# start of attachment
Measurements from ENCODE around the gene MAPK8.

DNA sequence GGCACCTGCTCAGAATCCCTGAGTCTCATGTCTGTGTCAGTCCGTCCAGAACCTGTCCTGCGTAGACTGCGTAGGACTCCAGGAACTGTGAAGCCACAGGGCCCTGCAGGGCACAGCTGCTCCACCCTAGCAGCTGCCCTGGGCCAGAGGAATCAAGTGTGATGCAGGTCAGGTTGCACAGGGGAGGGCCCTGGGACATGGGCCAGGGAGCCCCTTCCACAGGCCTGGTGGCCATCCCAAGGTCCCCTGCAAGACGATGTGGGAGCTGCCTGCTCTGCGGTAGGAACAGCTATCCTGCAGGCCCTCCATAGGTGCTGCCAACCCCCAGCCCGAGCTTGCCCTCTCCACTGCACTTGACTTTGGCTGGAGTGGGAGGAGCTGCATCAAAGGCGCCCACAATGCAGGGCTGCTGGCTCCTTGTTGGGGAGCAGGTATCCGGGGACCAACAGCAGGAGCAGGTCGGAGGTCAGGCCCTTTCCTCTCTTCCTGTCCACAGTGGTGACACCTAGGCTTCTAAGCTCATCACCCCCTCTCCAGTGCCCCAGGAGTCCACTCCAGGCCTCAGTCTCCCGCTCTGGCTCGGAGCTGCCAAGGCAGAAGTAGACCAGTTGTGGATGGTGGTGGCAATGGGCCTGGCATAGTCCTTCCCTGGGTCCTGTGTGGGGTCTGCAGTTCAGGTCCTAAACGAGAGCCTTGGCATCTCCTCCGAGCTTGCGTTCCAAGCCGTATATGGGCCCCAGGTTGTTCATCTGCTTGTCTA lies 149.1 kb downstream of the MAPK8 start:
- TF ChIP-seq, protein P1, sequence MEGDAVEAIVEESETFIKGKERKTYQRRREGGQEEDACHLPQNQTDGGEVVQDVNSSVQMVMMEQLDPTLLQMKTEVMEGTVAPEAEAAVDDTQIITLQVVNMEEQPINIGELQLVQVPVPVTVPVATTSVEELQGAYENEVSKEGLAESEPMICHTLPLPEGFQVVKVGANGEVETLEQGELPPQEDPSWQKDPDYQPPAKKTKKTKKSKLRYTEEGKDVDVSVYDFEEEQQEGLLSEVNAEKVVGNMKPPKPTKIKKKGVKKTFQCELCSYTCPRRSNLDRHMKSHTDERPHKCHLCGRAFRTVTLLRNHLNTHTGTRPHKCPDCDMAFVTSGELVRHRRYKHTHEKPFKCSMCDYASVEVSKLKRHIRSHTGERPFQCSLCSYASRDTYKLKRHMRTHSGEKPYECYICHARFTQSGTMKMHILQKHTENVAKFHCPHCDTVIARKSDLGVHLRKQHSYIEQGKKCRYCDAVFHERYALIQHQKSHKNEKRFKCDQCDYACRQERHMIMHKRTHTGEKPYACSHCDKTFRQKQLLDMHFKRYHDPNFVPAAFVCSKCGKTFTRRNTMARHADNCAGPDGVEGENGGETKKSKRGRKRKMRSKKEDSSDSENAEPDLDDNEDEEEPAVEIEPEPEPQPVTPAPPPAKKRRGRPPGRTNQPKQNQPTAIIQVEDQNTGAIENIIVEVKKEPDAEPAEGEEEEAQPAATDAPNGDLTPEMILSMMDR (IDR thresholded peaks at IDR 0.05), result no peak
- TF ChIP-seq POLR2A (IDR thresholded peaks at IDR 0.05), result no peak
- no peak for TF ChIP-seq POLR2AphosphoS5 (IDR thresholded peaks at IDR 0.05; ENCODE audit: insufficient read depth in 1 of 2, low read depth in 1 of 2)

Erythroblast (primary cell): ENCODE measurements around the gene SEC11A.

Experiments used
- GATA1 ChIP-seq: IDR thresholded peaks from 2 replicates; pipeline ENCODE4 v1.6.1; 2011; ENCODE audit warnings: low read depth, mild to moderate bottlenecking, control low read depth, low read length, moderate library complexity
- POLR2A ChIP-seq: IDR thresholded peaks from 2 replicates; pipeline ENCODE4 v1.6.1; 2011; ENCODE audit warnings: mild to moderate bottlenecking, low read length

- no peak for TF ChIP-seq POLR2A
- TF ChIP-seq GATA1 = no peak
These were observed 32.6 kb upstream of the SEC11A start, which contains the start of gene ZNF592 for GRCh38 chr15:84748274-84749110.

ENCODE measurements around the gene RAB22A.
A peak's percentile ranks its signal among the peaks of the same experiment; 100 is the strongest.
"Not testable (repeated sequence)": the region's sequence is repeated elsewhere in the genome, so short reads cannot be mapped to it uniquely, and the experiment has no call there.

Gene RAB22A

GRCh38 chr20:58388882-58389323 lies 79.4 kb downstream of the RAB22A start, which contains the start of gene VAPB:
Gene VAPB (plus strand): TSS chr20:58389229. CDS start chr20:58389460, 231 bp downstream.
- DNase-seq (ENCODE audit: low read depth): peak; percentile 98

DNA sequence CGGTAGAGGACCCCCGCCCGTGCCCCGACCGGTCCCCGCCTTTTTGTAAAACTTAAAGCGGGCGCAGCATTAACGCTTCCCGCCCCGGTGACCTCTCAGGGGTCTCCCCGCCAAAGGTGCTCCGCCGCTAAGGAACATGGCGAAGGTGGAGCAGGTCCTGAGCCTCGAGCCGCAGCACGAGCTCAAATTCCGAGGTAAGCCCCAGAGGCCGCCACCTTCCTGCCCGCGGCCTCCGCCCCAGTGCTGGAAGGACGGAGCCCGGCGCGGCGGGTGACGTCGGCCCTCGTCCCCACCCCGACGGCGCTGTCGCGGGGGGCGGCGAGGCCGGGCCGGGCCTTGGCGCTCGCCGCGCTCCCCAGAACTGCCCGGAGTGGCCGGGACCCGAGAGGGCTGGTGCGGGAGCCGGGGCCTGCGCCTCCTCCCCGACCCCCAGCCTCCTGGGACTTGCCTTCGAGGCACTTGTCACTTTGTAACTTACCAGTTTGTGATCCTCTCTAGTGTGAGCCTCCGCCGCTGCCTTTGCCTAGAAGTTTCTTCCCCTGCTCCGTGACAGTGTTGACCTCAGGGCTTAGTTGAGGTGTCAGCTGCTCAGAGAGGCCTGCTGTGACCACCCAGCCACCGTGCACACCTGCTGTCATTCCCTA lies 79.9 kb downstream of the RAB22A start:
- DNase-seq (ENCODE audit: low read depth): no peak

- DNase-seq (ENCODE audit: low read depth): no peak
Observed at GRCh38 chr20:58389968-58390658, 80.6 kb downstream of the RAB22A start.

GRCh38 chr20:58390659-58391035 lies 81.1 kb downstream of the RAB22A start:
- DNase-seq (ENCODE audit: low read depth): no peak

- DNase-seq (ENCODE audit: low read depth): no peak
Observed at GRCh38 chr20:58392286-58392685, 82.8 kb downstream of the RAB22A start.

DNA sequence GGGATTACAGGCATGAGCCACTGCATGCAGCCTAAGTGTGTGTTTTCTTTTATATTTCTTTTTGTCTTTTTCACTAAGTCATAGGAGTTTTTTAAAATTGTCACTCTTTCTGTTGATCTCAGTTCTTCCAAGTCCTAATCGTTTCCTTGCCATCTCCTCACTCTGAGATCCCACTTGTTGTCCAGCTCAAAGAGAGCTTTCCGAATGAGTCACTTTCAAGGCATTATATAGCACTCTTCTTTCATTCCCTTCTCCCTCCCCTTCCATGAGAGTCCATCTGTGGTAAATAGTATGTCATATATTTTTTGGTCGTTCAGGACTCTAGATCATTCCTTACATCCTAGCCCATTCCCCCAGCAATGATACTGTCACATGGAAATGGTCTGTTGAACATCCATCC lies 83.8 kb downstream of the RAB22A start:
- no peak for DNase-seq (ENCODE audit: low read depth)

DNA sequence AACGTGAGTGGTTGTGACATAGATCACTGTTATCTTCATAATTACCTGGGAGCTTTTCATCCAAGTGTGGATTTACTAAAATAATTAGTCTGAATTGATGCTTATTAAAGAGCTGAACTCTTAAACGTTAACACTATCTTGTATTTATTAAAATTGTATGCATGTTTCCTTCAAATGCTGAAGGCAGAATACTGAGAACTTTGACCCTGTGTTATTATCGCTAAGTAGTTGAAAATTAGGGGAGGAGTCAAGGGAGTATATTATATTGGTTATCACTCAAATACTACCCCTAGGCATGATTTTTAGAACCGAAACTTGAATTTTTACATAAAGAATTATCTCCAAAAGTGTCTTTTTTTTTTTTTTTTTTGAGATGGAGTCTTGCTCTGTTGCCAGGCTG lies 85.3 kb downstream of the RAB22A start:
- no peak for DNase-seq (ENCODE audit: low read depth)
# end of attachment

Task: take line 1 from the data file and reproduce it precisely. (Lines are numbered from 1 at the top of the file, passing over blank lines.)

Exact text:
Measurements from ENCODE around the gene MAPK8.